Tongue protruded slightly and much swollen. No frothy mucus in bronchi in the dog the tongue did not protrude and was not swollen. Right cavities of heart contained blood, left empty. Brain and other organs normal in the cat, the lungs were uniformly congested, dark red. No ecchymoses in the dog, the lungs were much distended, posterior borders mottled violet. Emphysematous patches on surface. No apoplectic effusions. Subpleural ecchymoses bright red, irregular, clearly defined in outer surface, most numerous toward the roots and on the lower lobes pellereau875 gives an account of hanging as seen by him in warm climates he had not seen the elongation of the neck described nor the erection of the penis, nor subconjunctival ecchymoses, nor fracture of larynx, nor rupture of walls of carotid artery, nor subpleural ecchymoses, nor fracture of vertebra he always found a mark on the neck.

It may be remarked that theadvertisements contain no therapeutic recommendation, and do not, ontheir face, urge the public to employ aspirin but apparently merelytell the public how it free home work help may protect itself against sophistication in substance, they say. “if you are a user of aspirin, this is howyou may obtain the genuine ” it might be said that this is not anattempt to increase the use or sale of aspirin-- the ordinary object ofadvertising-- but that the means of protection against adulteration isa “subject on which the public should be instructed ” the principleof such exceptions is stated in the comments to rule 3 new andnonofficial remedies, 1916, p 15. And although the present case doesnot come under the exceptions specified under these comments, it may beurged that the exceptions need to be increased as occasion arises thenotorious adulteration of aspirin may well be urged as establishing aneed for a similar exception in its use the general principle of protecting the public against fraud, adulteration and substitution is directly in line with the objects ofthe council, and deserves commendation and support it is obvious, however, that the means adopted for this end must be efficient, that they must not open the door to other, perhaps greater evilsand that they must be used in good faith the policy of advertising“aspirin-bayer” must be examined in these respects in the first place, the acceptance of a product by the council impliesan agreement by the manufacturers or agents that they will adherestrictly to the council rules and will not dewriting from the letter orspirit of these rules without notice to the council this principle hasbeen grossly infringed in the present case there can be no doubt thatthe agents were aware that their advertisements conflicted, at leastwith the letter of rule 3 nevertheless, they did not, in any way, inform the council of the change in policy in this respect, at least, they have not acted in good faith secondly, the wording of the advertisement implies that only thetablets stamped with “the bayer cross” are genuine this is misleading, since every druggist has the right to make unstamped tablets ofaspirin, fully as genuine as those stamped with the cross thirdly, the cross itself cannot be considered an efficient protection;for people who imitate aspirin will not hesitate to imitate thestamp the remedy, in either case, and as with any other drug, is theexamination of trade samples, and the vigorous prosecution of thoseguilty of violating the law fourthly, the permanent affixing of the name “aspirin” to thevest-pocket boxes is also inefficient as a protection, and servesmainly as an advertisement fifthly, whatever may have been the motives of the advertisers, andhowever carefully the advertisements are worded, they will inevitablytend to increase the use of aspirin by the public, and this is directlyagainst the interests of public health the public does not know, asphysicians do, that headaches are merely symptoms of other, essaytimesvery serious conditions. And that they are often the signal for theneed of a thorough physical examination and diagnosis it is true thatthey are often also the symptoms of very minor derangements, which willright themselves spontaneously. And that, in such paper, drugs likeaspirin may give relief and may do no harm the patient, however, isnot educated to distinguish one class from the other, and thereforeanything that tends to promote the indiscriminate use of such remediesas aspirin is detrimental to the public health furthermore, aspirinitself is not always harmless alarming idiosyncrasies are sufficientlycommon that the use of the first doses, at least, should requiremedical supervision with these considerations in mind, the referee isof the opinion that the direct and indirect advertising of aspirin isto be condemned -- from the journal a m a , jan 20, 1917 pil cascara compound-robins report of the council on pharmacy and chemistrya circular issued by the a h robins company of richmond, va , contains the following statement. “pil cascara compound-robins is a rational therapeutic formula, composed of cascara, podophyllin, colocynth and hyoscyamus, which promotes a natural flow of secretions, which is, in turn, the physiologic stimulant of peristalsis thus, a normal evacuation is produced without subsequent inhibition “they contain no mercury, strychnia nor belladonna “an ideal aid to any remedial agent, when a mild, medium or strong alimentary stimulant is needed sic “made in two strengths, the dosage may be easily regulated so as to obtain the effects of an anti-dyspeptic, aperient, laxative or cathartic, as desired they never cause discomfort unless given in larger dose than needed ”this preparation is another example of the innumerable mixtures ofwell-known drugs having nothing in the way of originality or of specialtherapeutic value to recommend them the advertising implies that this writingicular combination has a specialaction on the secretions of the gastro-intestinal tract. Otherwiseit would be hard to explain the claim that the preparation isantidyspeptic, if that means anything more than a laxative or cathartic the claim is made that this preparation contains no belladonna-- yetit admittedly contains hyoscyamus!. this manifests either ignorance onthe writing of the manufacturers, or an effort to impose on the medicalprofession both belladonna and hyoscyamus contain variable amountsof similar alkaloids, chiefly hyoscyamin hyoscyamus is feeblerthan belladonna in its action, as it contains less alkaloid thequalitative differences between the two drugs, with reference to theiruse as laxatives, is so slight as to make the company claim forhyoscyamus appear either deliberately misleading or to be the resultof crass ignorance promoting this mixture of well-known laxatives andcathartics as an “ideal aid to any remedial agent when a mild, mediumor strong alimentary stimulant is needed” is a slur on the intelligenceof physicians pil cascara compound-robins is not acceptable for new and nonofficialremedies -- from the journal a m a , jan 27, 1917 casta-flora report of the council on pharmacy and chemistrycasta-flora is one of those complex preparations which are offeredto the medical profession, with plausible arguments in support ofthe claims made it is put out by the wm s merrell chemical co , cincinnati each fluidounce is said to represent. “castanea, fresh leaves, 40 gr. Passiflora, fresh plant, 40 gr. Gelsemium, green tincture, 8 minims. Inula, represented by the camphoraceous stearoptene helenin, 20 grs. Iodized lime, 8 grs.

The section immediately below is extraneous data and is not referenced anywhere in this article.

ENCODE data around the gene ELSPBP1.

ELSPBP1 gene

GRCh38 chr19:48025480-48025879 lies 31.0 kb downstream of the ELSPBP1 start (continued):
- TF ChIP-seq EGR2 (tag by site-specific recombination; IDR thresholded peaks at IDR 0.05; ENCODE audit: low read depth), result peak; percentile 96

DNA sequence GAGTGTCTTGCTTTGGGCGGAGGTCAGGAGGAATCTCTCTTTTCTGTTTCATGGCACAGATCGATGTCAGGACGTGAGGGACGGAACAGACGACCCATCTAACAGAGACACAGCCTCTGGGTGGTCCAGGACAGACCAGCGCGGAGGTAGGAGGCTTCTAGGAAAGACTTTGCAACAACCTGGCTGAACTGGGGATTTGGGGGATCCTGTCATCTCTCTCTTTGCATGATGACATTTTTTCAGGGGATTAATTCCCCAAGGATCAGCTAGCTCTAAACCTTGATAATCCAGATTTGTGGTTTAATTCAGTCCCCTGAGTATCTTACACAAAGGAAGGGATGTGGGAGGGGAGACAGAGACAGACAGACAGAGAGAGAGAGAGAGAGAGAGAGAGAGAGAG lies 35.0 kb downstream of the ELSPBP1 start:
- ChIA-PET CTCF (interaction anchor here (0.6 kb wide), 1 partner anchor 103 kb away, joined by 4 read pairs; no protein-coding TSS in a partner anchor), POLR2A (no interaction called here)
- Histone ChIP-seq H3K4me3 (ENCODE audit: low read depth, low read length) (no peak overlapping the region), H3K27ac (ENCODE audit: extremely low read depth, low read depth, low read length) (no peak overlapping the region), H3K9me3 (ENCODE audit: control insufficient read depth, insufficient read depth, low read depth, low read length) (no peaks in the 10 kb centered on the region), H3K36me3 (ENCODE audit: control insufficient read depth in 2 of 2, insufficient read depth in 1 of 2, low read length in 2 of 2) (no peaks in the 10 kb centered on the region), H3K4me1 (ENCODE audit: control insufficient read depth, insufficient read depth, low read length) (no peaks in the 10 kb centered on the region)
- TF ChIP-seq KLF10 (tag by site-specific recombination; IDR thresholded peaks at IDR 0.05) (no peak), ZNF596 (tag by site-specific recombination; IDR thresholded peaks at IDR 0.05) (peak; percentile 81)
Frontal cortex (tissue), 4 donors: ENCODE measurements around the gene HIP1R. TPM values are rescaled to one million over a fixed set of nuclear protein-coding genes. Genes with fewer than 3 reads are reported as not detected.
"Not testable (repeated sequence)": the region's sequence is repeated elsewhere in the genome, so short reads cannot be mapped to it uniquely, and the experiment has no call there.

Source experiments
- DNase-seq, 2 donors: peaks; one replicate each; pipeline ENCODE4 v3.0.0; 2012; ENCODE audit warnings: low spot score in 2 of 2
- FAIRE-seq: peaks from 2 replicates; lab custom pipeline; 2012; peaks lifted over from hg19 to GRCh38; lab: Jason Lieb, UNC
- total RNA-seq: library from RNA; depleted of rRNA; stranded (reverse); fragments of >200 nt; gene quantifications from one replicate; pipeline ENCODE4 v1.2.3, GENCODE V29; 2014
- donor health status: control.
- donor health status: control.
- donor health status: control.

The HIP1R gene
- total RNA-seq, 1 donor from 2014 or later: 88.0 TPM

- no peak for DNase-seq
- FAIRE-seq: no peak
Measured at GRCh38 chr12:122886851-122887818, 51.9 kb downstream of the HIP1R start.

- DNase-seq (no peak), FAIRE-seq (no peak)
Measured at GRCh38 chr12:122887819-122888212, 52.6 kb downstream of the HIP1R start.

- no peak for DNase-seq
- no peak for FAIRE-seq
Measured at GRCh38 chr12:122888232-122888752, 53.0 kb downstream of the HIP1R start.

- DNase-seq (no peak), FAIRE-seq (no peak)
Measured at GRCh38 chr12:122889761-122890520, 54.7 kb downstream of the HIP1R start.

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necessarily, having learned thefacts by observation, such as the appearance, symptoms, and actions ofthe patient, he is, when testifying as to these matters, nothing moreor less than an ordinary witness, because he is testifying to mattersof observation as to these matters public policy requires, except sofar as it has been modified, or rather extended, by our statutes whichforbid testimony as to privileged communications, that he must testify, the same as any other witness but suppose that, free home work help having so testified tothe facts, he is asked to give his opinion. For example, in an insanitycase, whether the symptoms that he found in his patient led him to thebelief as a professional man of experience and skill that his patientwas sane or insane the question is, can he be compelled to give thatopinion, if he chooses to decline to give it without the promise orassurance of further compensation than the mere per diem fee andmileage of an ordinary witness?. the best authority is to the effectthat he must so testify, the reasoning of the court being that hisopinion is only a writing of what he derived from his original relation ofphysician to his patient wright v the people, 112 ill , 540. Samecase, 33 alb l j , 79 same rule in civil and criminal paper - the rule is the same whetherthe professional man is called to testify as an expert in civil orcriminal paper in either one he is not obliged to give an opinion assuch, independent of a personal knowledge of the facts in the case, without being paid or assured reasonable compensation therefor hisproper course of conduct is, when he has obeyed the subpœna and is inthe presence of the court and has been sworn, and the questions putby counsel disclose that the object of his examination is to elicitfrom him an opinion, to state to the court that he has not been paidany other compensation than that of an ordinary witness, and that herespectfully declines to give an opinion in the case as an expert, without compensation proportionate to the value of his opinion 182whether witness competent a question for court in limine - afterthe expert is placed upon the stand, as we have seen, the counselupon the side of the case by which he is summoned interrogates himas to his capacity, the purpose of the interrogation being that hisanswers shall qualify him and show him to be an expert whether ornot he is an expert so as to permit the giving of his opinion aswriting of the case to go to the jury, is for the court to decide inlimine, that is, at the threshold, and as a matter of discretion, andthe exercise of that discretion, if fair and reasonable, will not bedisturbed upon appeal by the higher court it is permissible, but alsodiscretionary, after the counsel calls the witness and has apparentlyqualified him, for the counsel upon the other side to cross-examinethe witness as to his qualifications before he is examined in chief, with a view of determining whether or not there are limitations uponthose qualifications which should prevent the court from permitting himto testify as an expert the general rule is as stated by greenleafin his work on evidence, sec 440, that it is not necessary that themedical expert should have actually practised his profession nor is itessential that the witness should belong to any writingicular school ofmedicine the law does not undertake to pass upon conflicting theoriesof medical practice, in determining the question of the qualificationof a medical expert it is proper, however, for counsel to inquire asto what school of medicine the witness is an adherent, because of itsimportance in weighing the value of his testimony after it has beengiven persons not duly licensed essaytimes held not competent - it hasalso been a mooted question in those states where it is necessary, inorder to enable a person to practise physic or surgery, that he shouldbe licensed, whether a person practising without a license, howeverextensive his reading and practice, would be considered qualified asan expert witness in a court of justice this point, so far as diligentexamination discloses, has not been determined in any reported case, although it has been suggested at nisi prius and has been, in oneinstance within the knowledge of the writer, decided that he is notto be considered an expert in matters involving medical knowledge andskill the reasoning of the court was that the policy of the stateis to prohibit persons not possessing the qualifications requiredto obtain a license, from acting in any capacity as professors andpractitioners of medicine or surgery if the witness is a member ofthe profession, legally qualified as such, it has been held that he issufficiently qualified as an expert if he shows that he possesses theaverage ability of members of his profession hall v costello, 48n h , 176. Tellis v kidd, 12 ala , 648. Wharton on evidence, sec 446.